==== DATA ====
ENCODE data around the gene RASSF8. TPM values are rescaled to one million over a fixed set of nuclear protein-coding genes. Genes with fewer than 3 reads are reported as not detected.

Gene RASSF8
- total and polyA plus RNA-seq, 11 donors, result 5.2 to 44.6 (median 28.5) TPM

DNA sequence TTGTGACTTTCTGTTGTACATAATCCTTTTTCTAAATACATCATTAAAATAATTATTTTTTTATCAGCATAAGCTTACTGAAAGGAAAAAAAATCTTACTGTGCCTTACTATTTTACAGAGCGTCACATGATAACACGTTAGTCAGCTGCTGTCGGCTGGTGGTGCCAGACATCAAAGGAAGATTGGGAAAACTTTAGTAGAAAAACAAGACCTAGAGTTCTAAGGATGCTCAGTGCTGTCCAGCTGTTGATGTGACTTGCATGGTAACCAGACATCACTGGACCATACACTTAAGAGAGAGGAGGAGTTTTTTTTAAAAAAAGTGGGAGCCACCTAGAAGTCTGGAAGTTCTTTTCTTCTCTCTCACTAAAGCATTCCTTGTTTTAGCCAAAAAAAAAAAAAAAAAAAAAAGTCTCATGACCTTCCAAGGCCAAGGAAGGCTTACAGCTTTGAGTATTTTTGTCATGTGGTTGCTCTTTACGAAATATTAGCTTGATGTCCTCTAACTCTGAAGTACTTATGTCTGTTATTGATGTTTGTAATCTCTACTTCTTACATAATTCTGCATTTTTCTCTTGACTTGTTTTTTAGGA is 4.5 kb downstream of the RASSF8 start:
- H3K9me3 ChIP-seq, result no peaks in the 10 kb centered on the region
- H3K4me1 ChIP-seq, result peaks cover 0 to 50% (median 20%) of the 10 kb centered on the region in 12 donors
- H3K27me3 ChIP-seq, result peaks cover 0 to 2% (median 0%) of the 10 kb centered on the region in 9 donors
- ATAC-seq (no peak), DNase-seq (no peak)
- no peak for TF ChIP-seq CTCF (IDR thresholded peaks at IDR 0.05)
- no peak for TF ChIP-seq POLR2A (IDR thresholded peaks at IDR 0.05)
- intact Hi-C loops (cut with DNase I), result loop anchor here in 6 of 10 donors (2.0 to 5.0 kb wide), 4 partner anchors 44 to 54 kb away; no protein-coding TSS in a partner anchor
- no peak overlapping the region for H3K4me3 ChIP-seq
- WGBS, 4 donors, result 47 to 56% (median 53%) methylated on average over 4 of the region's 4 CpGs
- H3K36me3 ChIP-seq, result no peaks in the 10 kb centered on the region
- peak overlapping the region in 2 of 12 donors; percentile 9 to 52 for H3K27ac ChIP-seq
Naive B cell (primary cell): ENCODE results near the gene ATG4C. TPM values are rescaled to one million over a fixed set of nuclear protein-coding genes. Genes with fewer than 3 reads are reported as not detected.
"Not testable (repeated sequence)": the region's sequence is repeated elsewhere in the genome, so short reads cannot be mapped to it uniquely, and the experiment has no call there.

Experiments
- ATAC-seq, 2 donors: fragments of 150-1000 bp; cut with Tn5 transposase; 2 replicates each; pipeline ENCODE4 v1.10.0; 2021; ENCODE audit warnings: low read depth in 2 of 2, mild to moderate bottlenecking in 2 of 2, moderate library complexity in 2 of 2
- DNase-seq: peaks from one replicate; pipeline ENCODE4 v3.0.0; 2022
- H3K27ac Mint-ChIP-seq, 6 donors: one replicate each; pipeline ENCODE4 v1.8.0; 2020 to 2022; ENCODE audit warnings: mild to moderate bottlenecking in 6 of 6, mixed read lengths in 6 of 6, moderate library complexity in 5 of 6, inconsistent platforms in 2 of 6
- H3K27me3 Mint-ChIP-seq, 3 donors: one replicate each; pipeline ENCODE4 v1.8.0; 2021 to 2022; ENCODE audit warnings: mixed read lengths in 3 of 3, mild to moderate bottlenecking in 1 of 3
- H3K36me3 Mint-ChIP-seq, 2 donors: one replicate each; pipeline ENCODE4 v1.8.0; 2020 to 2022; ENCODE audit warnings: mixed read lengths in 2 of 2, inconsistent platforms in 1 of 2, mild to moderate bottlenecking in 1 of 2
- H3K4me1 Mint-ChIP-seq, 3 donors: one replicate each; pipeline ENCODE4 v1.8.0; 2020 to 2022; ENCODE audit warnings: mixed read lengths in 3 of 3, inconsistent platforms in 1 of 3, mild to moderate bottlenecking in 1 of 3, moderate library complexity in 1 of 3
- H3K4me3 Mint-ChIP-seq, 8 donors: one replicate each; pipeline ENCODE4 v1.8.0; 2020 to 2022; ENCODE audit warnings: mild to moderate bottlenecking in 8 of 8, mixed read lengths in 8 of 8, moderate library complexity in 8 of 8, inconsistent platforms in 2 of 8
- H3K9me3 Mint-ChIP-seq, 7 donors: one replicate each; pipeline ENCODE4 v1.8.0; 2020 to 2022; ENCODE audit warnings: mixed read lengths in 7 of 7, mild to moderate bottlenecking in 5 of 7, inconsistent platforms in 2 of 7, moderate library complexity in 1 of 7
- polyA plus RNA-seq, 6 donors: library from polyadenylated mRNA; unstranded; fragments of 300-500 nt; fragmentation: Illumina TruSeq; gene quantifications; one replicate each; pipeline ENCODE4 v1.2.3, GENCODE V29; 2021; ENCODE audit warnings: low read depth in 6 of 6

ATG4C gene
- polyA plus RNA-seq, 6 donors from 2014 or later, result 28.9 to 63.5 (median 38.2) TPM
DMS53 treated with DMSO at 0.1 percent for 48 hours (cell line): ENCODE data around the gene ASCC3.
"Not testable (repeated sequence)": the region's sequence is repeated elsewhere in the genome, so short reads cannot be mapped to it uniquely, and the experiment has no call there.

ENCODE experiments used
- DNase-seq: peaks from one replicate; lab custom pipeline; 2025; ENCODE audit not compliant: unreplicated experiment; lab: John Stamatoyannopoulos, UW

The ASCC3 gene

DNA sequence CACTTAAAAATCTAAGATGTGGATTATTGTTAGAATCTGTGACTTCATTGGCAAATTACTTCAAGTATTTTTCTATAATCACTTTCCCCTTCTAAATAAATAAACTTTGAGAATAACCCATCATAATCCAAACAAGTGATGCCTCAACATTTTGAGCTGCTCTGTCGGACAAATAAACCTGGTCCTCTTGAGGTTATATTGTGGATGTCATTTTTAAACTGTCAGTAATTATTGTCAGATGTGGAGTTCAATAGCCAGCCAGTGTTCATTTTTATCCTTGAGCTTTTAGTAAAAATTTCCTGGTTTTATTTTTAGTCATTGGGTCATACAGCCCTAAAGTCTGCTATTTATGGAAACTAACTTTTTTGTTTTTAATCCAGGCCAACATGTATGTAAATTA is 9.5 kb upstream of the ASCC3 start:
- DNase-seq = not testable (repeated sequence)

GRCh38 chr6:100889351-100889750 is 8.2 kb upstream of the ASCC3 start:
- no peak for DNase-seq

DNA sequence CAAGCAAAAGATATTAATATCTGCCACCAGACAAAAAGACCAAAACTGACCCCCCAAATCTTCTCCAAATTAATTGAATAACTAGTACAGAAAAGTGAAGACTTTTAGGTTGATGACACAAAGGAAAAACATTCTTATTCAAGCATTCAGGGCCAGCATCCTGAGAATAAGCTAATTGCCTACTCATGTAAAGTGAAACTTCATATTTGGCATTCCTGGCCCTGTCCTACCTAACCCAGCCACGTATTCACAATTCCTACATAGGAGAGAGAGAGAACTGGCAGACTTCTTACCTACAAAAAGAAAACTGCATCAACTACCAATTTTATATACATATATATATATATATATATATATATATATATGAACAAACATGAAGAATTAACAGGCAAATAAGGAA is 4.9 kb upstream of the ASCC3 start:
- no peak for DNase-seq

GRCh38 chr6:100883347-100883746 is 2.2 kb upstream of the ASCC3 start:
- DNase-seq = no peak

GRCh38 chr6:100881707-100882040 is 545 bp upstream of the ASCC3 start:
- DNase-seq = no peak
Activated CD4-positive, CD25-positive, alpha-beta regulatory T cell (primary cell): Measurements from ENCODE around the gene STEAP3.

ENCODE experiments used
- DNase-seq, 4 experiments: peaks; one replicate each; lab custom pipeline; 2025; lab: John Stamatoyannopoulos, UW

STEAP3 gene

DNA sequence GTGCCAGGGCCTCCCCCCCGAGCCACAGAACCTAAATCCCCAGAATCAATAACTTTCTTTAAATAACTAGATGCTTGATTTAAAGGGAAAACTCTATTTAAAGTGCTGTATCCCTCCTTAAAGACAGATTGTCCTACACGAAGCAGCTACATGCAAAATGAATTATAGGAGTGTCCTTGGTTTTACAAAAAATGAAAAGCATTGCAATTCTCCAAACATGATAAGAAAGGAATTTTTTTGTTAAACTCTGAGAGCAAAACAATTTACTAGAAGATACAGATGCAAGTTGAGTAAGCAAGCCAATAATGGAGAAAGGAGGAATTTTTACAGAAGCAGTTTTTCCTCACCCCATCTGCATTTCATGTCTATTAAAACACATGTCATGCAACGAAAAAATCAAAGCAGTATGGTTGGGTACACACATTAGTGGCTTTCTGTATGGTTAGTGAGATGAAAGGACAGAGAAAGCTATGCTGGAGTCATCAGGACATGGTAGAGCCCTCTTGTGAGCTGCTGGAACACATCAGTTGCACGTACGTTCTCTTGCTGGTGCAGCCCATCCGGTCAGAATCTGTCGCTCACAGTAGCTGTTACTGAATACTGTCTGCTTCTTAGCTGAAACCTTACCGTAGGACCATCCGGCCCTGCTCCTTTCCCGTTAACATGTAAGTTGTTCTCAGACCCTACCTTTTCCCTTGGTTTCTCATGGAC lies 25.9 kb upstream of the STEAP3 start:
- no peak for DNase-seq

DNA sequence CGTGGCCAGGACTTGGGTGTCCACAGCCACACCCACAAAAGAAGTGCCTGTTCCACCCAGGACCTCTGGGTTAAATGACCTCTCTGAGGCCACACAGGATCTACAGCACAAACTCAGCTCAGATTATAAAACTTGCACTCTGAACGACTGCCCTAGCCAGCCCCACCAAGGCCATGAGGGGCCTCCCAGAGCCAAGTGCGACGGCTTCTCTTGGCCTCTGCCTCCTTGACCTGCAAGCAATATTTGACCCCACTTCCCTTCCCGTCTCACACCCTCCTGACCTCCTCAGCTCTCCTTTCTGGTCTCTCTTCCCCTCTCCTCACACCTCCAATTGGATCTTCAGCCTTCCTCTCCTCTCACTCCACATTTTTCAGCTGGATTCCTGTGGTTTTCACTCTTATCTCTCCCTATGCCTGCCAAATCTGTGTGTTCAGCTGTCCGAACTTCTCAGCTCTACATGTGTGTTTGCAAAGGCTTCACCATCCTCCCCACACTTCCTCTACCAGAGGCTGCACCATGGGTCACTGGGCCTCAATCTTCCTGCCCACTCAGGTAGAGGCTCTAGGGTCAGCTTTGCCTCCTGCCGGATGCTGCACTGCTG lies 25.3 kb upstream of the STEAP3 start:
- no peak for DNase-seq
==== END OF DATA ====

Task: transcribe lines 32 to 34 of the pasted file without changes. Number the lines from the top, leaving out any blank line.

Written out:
ENCODE experiments used
- DNase-seq: peaks from one replicate; lab custom pipeline; 2025; ENCODE audit not compliant: unreplicated experiment; lab: John Stamatoyannopoulos, UW

The ASCC3 gene